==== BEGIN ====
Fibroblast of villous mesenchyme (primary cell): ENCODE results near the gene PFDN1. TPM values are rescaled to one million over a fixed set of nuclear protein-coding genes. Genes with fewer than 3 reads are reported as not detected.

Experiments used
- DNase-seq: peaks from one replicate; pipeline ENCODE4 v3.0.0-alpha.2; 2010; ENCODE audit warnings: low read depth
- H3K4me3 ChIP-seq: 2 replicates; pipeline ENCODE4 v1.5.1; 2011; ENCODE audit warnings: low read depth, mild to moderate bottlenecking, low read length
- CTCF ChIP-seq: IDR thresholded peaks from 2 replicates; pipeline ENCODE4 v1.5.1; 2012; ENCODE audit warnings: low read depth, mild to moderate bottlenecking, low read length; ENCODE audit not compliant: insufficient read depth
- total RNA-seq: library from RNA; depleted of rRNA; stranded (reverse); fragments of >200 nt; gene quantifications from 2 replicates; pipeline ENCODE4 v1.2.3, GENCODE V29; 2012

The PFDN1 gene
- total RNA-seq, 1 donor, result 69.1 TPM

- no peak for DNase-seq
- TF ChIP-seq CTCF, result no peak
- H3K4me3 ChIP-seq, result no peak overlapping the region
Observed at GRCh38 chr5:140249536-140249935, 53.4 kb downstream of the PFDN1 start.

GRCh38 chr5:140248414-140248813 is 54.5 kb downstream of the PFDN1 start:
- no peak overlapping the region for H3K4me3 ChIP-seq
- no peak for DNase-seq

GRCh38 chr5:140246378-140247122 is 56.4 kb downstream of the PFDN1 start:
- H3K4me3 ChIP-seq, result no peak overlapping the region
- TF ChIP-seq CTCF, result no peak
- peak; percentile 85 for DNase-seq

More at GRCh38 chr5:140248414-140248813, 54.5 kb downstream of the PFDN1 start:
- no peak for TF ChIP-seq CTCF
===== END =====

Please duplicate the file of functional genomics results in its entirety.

Fibroblast of villous mesenchyme (primary cell): ENCODE results near the gene PFDN1. TPM values are rescaled to one million over a fixed set of nuclear protein-coding genes. Genes with fewer than 3 reads are reported as not detected.

Experiments used
- DNase-seq: peaks from one replicate; pipeline ENCODE4 v3.0.0-alpha.2; 2010; ENCODE audit warnings: low read depth
- H3K4me3 ChIP-seq: 2 replicates; pipeline ENCODE4 v1.5.1; 2011; ENCODE audit warnings: low read depth, mild to moderate bottlenecking, low read length
- CTCF ChIP-seq: IDR thresholded peaks from 2 replicates; pipeline ENCODE4 v1.5.1; 2012; ENCODE audit warnings: low read depth, mild to moderate bottlenecking, low read length; ENCODE audit not compliant: insufficient read depth
- total RNA-seq: library from RNA; depleted of rRNA; stranded (reverse); fragments of >200 nt; gene quantifications from 2 replicates; pipeline ENCODE4 v1.2.3, GENCODE V29; 2012

The PFDN1 gene
- total RNA-seq, 1 donor, result 69.1 TPM

- no peak for DNase-seq
- TF ChIP-seq CTCF, result no peak
- H3K4me3 ChIP-seq, result no peak overlapping the region
Observed at GRCh38 chr5:140249536-140249935, 53.4 kb downstream of the PFDN1 start.

GRCh38 chr5:140248414-140248813 is 54.5 kb downstream of the PFDN1 start:
- no peak overlapping the region for H3K4me3 ChIP-seq
- no peak for DNase-seq

GRCh38 chr5:140246378-140247122 is 56.4 kb downstream of the PFDN1 start:
- H3K4me3 ChIP-seq, result no peak overlapping the region
- TF ChIP-seq CTCF, result no peak
- peak; percentile 85 for DNase-seq

More at GRCh38 chr5:140248414-140248813, 54.5 kb downstream of the PFDN1 start:
- no peak for TF ChIP-seq CTCF